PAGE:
Like many tech companies, 3Com (coms) and Cisco (csco) are building a new home appliances called "residential gateways," which allow consumers to securely connect an array of electronic devices such as PCs, appliances and security systems to the Net.
Among other promises, the devices have been touted as allowing for numerous advanced services, such as video-on-demand, the ability to easily add new phone lines, and the capability to monitor and manage energy usage.
But because the home networking market is still emerging, 3Com and Cisco have postponed plans for a high-end residential gateway, company representatives said Monday.
The gateway is a crucial component to the much-hyped networked home, in which people can supposedly do everything from starting their dishwashers via the Net to downloading movies on demand. 3Com and Cisco have been two of the concept's biggest boosters.
But so far, consumers who have created home networks have been interested in more mundane tasks, such as sharing printers and other peripherals.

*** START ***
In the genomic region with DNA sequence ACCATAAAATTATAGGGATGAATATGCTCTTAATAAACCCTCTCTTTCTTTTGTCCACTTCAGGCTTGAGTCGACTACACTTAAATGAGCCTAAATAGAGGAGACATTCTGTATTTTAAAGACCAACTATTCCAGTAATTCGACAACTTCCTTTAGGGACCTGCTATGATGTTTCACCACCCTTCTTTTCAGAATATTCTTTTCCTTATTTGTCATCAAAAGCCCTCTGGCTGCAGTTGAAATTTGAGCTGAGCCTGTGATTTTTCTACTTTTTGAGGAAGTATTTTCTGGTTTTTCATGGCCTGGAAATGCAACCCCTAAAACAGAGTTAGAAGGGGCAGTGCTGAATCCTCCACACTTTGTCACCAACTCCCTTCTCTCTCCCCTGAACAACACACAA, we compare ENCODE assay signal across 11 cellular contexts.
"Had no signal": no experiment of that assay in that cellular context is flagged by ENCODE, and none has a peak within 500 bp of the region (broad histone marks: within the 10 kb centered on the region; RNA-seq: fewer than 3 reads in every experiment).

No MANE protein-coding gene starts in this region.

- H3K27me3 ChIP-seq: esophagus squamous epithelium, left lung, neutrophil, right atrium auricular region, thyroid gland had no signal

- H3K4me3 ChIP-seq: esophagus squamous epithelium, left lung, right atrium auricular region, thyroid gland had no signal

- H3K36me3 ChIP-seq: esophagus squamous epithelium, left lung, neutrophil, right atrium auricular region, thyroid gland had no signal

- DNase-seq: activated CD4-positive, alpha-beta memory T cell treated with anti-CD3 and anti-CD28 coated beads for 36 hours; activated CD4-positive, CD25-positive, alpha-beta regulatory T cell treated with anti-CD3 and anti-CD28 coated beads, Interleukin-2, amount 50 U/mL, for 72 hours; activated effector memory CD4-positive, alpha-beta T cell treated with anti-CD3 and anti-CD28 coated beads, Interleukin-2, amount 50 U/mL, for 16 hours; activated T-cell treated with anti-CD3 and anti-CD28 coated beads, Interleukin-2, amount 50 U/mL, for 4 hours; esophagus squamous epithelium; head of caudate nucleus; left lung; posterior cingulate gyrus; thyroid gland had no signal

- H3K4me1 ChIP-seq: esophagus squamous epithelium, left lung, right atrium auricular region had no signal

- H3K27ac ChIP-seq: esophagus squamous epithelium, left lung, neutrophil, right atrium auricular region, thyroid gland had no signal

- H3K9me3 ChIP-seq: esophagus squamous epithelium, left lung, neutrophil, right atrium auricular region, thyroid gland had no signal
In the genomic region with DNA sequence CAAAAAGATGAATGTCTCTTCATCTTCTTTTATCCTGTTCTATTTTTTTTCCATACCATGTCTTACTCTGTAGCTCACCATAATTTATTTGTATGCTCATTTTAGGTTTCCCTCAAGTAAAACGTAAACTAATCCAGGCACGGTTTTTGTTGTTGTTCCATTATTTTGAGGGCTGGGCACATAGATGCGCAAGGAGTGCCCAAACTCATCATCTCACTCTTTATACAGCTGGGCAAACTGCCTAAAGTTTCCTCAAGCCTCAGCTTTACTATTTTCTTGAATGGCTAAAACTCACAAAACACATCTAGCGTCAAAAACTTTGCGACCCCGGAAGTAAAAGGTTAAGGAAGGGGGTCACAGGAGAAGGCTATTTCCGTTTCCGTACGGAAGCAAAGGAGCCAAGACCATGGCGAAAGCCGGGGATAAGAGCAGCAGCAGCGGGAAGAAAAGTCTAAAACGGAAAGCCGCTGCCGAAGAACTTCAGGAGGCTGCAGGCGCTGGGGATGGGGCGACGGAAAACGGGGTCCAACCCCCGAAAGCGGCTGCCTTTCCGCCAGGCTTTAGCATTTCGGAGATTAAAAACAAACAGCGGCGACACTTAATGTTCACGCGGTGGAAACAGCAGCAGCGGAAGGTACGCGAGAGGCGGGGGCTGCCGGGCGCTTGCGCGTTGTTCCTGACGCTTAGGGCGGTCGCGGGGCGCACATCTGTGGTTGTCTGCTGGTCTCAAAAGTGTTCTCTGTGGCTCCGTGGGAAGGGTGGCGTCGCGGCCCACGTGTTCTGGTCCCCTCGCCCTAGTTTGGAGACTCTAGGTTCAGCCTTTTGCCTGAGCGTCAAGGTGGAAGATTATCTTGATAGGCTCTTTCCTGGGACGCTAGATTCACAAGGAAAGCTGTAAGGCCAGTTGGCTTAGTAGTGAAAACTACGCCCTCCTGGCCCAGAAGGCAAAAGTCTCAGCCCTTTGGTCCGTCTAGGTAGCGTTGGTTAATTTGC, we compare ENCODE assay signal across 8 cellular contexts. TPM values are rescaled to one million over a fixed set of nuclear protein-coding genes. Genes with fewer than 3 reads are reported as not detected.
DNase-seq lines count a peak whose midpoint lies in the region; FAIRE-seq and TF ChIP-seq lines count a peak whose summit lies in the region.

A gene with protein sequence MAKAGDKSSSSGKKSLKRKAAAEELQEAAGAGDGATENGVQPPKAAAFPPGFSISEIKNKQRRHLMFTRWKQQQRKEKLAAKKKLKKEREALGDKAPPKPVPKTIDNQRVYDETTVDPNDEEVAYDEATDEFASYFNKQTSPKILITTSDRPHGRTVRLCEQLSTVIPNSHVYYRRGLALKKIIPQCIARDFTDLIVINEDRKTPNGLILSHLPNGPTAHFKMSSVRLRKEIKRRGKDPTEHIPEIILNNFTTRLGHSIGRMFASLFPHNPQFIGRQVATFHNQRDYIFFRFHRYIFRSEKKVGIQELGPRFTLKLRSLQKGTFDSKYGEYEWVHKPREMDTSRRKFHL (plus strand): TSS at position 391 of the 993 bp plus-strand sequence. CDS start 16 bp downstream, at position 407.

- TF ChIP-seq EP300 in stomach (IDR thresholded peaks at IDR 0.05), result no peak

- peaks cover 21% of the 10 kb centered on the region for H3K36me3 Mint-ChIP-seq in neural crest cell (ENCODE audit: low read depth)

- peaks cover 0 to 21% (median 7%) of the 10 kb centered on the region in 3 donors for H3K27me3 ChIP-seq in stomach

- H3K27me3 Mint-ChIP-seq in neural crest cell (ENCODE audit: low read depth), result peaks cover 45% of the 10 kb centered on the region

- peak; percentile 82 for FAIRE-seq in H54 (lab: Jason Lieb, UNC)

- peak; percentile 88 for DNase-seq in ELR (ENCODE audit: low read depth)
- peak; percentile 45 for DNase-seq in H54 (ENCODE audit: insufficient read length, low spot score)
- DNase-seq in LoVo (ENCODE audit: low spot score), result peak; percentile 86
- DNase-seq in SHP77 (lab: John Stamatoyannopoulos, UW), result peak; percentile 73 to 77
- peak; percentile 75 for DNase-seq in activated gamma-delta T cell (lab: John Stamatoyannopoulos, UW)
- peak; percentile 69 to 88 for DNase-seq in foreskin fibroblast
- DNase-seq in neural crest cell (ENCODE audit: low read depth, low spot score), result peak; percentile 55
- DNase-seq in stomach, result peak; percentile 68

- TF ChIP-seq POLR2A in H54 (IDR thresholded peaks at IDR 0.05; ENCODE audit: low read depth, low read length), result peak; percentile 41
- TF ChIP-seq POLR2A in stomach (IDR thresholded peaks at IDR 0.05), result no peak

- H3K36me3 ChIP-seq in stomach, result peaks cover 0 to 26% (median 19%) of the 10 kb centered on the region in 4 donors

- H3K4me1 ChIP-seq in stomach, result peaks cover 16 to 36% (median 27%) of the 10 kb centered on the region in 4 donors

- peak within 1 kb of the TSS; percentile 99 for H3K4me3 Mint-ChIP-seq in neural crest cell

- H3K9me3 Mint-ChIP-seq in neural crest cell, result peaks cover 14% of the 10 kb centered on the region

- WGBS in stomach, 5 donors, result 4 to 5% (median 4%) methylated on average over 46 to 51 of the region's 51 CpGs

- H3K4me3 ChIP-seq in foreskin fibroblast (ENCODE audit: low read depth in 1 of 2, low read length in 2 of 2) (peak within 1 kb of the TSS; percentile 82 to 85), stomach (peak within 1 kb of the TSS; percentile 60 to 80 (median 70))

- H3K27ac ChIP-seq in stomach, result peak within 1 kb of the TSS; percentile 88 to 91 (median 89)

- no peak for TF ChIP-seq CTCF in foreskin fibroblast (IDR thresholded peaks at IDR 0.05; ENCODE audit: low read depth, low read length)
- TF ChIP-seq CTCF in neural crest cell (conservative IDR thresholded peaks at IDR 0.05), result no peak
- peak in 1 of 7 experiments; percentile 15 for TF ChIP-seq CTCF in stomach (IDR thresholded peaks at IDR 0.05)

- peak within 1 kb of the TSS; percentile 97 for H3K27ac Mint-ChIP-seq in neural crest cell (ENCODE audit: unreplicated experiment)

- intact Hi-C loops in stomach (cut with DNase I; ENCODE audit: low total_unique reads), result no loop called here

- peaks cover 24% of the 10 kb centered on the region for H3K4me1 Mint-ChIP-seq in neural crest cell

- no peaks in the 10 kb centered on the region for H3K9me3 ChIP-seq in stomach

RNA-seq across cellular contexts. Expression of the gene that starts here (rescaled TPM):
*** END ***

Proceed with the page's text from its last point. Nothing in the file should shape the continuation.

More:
The networking giants will continue to develop the high-end home products, but will not release them anytime soon. Rather, they plan to focus on basic devices that allow people to network their PCs to share data or a high-speed Internet connection. These early devices will not deliver many of the features that their higher-end successors will eventually offer.
3Com and Cisco representatives said they revamped their product strategies during the past six months because the market for home networking hasn't grown as fast as they had hoped.
"Frankly, six months ago, we all thought this market would happen sooner," said Julie Shimer, vice president and general manager of 3Com's residential connectivity group. "It's just now starting to take off like we thought it would a year ago."
Cisco made a big marketing push for its residential gateway in June, saying a $500 device would be available early this year. A Cisco representative said Monday that the networking giant has put those product plans on hold.